Friday, May 1, 2009


I have been a feminist since I was eight, about around the time I began to want to move out of Kansas. My mother was reading Ms., and took the opportunity to explain feminism to me.

"Feminists think that things aren't equal between men and women and want to change that. Some feminists go really far and are against everything men do, but most just want things to be equal, and that's what I believe."

Maybe her summary of some radical feminists was a little dismissive. But I was eight, and her definition convinced me to adopt the latter interpretation into my worldview. Soon after, I began using my mother’s name (my mother kept her name when she married my father and gave me and my brothers her name as a middle name) as part of my everyday name. The name didn’t stick until college, but it was a key shift in the way I thought of myself.

Fourteen years later, I remain a feminist. My use of feminism as a belief system, a coping mechanism, and a method of processing the world is about the only thing about me that didn't change during my identity crisis, which began in sixth grade and should end any day now. But while my identity as a feminist is one of the most core parts of my conscious thought, I find that my life is becoming more and more deeply heteronormative as it becomes more and more deeply satisfying.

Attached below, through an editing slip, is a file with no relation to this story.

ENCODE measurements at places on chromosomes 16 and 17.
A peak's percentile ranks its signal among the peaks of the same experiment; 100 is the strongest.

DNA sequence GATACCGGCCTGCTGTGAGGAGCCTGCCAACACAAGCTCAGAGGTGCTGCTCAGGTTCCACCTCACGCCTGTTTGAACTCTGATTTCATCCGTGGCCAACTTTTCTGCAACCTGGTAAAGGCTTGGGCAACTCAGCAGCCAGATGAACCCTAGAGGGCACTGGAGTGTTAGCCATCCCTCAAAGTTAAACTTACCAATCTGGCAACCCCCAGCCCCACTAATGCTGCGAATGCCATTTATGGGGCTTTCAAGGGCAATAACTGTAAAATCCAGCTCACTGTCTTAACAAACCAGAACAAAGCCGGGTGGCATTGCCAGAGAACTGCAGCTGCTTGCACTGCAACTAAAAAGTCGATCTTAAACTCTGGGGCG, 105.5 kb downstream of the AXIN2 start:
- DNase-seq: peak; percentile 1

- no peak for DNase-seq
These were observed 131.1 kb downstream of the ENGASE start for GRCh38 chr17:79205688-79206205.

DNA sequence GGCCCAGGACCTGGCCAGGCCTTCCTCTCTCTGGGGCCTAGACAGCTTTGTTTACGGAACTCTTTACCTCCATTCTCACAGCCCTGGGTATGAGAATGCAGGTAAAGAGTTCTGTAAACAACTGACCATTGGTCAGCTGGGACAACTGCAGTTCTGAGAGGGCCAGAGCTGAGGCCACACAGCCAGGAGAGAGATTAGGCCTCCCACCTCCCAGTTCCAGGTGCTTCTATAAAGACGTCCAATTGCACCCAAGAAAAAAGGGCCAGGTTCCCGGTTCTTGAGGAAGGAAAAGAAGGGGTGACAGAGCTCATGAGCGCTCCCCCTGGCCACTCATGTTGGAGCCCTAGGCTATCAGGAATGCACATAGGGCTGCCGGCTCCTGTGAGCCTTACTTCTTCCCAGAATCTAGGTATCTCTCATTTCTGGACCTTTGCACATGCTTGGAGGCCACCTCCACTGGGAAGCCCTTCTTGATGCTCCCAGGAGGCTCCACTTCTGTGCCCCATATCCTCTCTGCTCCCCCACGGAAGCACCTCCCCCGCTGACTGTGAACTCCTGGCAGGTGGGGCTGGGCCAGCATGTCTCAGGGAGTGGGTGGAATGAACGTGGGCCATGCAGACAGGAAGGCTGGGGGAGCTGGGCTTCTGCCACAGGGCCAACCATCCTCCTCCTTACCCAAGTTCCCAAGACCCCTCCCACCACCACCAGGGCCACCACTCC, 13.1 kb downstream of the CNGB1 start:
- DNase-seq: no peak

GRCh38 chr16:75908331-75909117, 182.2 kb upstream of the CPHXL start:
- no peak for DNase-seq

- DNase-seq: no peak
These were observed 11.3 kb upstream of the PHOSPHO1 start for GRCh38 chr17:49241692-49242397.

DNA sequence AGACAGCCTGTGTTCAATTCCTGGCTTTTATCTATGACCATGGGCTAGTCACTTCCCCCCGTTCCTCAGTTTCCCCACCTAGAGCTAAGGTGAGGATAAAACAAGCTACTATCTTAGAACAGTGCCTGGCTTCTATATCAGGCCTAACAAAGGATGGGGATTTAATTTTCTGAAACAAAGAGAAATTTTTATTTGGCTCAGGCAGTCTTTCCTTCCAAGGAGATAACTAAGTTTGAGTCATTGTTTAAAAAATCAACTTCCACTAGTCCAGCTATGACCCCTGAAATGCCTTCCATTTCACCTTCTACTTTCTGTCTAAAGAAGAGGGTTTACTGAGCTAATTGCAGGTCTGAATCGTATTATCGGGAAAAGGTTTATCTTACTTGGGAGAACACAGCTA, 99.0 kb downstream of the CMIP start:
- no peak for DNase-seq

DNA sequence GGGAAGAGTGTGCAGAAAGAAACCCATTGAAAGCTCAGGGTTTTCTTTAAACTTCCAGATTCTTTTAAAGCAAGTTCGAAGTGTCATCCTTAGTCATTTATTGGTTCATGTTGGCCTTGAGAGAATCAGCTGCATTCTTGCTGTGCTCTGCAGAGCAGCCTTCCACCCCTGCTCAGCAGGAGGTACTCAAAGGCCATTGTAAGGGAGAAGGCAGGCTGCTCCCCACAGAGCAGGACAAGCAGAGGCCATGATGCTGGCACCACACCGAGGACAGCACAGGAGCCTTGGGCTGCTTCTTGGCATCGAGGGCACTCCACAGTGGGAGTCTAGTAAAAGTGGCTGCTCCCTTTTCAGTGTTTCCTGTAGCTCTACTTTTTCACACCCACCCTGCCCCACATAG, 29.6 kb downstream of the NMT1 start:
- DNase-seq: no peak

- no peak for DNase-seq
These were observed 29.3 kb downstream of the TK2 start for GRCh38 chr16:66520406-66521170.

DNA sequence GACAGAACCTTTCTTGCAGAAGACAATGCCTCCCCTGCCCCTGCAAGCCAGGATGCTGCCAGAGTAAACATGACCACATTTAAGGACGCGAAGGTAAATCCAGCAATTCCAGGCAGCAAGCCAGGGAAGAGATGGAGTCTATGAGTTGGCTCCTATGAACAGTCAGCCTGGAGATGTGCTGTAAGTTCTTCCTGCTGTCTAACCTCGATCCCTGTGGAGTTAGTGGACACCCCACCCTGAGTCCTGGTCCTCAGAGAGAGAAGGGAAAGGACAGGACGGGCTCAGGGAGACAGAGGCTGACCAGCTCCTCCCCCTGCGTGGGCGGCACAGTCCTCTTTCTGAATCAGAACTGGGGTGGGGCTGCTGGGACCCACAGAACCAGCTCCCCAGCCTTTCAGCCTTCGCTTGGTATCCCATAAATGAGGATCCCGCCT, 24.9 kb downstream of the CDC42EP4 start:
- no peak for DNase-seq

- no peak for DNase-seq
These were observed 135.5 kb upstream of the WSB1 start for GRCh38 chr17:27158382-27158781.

I am living very happily with a young man who is everything I want in a partner – smart, funny, kind, and honest. While he is respectful of my beliefs and is always willing to engage in discourse of a feminist nature with me, he does not share that part of my ideology, and he never will. As a primary benefactor of the patriarchy, he doesn’t feel the need to fight the system that feeds him. And as I grow closer to him, I find that my sympathy for the devil grows. I am coming to a feminist understanding and appreciation of patriarchal undertakings – particularly in art and media. I enjoy artists of occasional virulent racism and misogyny like David Allen Coe and less offensive but still status-quo-advocating television like King of the Hill. And while I am glad that I am moving away from the impulse to demonize that which does not immediately adhere to my beliefs, I fear that I am starting down a road that leads to ignoring their threats to equality instead of viewing critically and finding a balance.

I am blogging as an attempt to resist complacency as I embrace happiness.

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